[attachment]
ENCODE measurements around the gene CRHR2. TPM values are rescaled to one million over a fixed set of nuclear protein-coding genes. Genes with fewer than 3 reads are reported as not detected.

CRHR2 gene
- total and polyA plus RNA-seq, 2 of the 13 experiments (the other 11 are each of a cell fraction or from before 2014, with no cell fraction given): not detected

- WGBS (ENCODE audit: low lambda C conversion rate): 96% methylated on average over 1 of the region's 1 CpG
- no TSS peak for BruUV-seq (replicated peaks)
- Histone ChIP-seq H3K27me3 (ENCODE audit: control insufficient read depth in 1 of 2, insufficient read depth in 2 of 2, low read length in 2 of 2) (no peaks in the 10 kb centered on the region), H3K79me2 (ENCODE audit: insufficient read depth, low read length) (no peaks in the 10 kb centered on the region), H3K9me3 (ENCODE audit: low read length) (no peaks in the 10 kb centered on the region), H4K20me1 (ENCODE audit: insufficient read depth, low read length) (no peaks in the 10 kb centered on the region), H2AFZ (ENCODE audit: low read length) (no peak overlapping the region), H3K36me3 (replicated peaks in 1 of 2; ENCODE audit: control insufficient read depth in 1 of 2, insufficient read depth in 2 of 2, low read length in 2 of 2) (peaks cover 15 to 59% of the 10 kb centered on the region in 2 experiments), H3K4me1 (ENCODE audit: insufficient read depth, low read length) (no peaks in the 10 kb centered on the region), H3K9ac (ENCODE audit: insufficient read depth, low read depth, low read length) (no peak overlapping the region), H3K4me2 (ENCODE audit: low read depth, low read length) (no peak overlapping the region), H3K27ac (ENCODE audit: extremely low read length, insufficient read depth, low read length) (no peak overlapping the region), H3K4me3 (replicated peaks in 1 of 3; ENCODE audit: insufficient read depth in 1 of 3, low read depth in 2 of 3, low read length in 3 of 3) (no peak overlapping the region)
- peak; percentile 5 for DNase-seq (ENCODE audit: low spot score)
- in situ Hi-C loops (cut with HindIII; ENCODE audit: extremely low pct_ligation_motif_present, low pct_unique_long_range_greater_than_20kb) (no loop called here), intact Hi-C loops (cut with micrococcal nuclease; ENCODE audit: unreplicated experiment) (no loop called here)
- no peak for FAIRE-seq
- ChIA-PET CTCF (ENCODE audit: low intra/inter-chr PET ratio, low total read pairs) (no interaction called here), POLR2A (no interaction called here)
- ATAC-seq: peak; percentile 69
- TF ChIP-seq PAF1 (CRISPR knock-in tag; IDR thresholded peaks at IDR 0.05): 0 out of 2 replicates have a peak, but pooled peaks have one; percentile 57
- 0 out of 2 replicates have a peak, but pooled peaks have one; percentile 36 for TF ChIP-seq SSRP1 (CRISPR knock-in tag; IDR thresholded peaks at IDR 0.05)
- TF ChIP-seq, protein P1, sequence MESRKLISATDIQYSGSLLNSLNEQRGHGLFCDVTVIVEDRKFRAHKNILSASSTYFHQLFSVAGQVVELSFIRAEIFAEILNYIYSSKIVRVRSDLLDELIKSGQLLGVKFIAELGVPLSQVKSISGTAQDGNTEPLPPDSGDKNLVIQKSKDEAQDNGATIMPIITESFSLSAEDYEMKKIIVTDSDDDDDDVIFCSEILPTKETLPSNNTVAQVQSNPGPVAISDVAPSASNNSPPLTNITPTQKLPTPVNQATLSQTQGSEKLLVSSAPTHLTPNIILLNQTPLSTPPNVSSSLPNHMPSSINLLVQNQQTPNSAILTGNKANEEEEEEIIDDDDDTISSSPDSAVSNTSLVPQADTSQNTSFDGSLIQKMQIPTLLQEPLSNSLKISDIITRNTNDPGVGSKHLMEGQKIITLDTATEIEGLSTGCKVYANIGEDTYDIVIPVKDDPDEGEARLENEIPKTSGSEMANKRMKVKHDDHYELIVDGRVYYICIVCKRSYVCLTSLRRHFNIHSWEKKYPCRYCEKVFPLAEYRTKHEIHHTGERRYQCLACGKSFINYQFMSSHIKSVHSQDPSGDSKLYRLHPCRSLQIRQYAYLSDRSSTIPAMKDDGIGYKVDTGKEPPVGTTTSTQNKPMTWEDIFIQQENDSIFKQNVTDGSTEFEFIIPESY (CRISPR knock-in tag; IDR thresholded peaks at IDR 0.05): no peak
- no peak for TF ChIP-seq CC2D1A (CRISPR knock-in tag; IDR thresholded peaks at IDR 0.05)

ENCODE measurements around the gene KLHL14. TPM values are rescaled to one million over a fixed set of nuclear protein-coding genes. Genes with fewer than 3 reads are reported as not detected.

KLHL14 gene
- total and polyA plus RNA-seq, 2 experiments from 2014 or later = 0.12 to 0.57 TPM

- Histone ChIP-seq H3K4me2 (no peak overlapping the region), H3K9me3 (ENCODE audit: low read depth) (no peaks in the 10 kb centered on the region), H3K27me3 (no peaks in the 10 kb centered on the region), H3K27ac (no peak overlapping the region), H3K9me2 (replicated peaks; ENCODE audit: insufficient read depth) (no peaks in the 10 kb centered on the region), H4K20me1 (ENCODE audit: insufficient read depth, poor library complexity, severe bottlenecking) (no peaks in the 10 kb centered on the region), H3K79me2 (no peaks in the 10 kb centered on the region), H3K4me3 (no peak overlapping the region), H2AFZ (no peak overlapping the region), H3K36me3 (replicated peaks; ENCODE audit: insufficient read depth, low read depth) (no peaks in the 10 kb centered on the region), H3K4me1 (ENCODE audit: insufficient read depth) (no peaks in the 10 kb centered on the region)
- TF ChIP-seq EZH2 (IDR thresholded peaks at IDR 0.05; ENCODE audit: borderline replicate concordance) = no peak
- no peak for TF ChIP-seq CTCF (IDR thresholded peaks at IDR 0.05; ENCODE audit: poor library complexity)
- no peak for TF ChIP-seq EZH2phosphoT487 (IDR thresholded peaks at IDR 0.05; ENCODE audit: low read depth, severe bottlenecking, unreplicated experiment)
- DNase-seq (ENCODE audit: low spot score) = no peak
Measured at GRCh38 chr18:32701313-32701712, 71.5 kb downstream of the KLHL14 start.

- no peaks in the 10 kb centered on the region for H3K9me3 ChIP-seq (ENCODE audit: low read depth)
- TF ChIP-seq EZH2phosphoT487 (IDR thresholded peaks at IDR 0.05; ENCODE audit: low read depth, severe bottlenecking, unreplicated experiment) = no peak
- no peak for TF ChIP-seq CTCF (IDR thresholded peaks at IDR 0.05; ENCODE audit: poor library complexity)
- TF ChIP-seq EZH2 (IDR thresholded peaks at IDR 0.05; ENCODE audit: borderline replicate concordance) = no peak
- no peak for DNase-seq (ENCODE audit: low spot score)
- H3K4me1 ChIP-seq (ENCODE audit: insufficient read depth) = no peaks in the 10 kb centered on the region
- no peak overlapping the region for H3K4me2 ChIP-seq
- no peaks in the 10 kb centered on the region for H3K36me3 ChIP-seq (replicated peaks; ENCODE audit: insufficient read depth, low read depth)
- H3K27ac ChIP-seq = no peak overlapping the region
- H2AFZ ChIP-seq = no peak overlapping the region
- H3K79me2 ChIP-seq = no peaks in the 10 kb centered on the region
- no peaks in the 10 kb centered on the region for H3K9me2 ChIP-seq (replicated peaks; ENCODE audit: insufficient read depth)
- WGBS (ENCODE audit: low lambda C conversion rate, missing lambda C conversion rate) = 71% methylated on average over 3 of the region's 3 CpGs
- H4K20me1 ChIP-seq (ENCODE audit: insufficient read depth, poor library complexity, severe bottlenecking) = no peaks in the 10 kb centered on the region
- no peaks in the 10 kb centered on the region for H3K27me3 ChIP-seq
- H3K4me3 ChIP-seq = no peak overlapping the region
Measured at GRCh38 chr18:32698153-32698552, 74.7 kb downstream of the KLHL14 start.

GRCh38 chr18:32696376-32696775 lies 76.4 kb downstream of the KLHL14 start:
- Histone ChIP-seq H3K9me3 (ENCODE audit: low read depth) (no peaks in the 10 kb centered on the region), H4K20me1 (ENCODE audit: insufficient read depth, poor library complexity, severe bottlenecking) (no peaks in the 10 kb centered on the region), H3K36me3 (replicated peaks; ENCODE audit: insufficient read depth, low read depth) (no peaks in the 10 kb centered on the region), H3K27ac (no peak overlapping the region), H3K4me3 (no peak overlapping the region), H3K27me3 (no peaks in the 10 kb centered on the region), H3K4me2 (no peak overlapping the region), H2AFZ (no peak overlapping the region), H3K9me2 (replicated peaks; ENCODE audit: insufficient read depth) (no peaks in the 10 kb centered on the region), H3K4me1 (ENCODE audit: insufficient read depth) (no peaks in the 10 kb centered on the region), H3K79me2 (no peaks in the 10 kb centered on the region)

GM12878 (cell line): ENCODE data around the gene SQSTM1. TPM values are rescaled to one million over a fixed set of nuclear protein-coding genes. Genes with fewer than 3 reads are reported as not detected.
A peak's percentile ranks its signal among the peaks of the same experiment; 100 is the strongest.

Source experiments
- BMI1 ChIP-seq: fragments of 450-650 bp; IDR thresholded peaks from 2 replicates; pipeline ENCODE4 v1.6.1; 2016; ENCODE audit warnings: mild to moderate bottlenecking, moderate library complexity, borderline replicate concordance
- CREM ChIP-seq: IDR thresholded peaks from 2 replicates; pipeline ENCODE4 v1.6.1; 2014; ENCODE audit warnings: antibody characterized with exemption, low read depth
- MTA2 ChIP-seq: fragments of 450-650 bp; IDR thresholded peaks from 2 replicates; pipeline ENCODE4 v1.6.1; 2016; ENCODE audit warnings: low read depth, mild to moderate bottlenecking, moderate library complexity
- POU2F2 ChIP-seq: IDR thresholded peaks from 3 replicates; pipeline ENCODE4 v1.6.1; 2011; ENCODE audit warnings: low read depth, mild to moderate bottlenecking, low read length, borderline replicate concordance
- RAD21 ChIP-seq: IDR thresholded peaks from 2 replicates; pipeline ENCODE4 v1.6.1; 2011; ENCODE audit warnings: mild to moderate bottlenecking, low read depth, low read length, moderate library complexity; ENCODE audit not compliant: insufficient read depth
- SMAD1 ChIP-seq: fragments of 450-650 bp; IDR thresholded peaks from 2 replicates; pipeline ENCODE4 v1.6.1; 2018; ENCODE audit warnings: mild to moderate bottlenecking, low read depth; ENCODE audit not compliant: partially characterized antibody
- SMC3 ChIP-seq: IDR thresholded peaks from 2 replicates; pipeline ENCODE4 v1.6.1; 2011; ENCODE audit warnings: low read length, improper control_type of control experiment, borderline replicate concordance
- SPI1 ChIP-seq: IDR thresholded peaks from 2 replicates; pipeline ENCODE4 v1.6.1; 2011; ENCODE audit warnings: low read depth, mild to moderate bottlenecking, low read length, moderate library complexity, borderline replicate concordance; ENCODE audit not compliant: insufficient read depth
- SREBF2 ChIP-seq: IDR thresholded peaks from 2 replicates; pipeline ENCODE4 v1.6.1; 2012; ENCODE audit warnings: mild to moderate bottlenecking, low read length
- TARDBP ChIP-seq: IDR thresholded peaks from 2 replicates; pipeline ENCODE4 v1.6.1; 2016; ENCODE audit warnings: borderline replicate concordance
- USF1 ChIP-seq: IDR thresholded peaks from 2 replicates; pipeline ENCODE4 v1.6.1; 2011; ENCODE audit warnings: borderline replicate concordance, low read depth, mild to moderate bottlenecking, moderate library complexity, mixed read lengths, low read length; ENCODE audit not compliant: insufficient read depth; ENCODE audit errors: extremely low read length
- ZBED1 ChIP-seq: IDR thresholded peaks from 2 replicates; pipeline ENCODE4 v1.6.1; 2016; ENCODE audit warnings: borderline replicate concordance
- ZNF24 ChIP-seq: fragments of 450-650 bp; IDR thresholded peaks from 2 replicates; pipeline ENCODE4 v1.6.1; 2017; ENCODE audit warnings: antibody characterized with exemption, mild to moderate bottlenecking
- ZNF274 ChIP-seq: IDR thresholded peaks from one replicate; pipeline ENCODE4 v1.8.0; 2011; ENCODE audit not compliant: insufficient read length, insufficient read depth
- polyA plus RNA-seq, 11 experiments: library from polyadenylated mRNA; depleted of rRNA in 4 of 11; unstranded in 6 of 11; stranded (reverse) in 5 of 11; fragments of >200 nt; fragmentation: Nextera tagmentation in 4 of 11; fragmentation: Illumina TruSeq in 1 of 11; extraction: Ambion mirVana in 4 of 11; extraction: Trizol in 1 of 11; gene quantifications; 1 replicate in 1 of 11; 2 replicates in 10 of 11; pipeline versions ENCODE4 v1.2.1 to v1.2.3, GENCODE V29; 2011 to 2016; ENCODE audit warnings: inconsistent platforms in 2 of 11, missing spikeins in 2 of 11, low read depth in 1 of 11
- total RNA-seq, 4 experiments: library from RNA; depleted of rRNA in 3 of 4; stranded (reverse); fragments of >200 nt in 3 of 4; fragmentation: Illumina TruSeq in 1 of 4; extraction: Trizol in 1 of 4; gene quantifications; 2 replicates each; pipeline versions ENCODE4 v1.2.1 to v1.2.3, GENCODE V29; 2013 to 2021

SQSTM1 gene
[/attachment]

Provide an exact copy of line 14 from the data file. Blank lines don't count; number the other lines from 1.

- TF ChIP-seq, protein P1, sequence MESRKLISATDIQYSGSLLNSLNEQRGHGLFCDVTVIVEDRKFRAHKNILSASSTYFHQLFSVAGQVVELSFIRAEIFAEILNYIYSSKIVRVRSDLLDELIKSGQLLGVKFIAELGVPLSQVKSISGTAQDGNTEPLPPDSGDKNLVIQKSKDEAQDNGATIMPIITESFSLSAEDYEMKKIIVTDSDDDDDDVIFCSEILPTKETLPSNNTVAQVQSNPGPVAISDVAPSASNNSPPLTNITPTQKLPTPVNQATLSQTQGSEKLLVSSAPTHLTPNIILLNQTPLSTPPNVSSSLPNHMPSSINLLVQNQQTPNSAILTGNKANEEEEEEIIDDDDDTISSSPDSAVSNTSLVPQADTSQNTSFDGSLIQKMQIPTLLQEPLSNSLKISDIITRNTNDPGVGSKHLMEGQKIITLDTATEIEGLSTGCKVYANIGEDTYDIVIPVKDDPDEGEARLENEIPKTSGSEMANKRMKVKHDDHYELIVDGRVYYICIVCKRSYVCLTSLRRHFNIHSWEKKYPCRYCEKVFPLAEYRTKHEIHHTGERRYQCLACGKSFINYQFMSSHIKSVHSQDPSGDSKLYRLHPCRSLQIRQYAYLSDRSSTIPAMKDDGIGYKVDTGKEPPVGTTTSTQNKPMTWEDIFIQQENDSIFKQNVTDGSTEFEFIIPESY (CRISPR knock-in tag; IDR thresholded peaks at IDR 0.05): no peak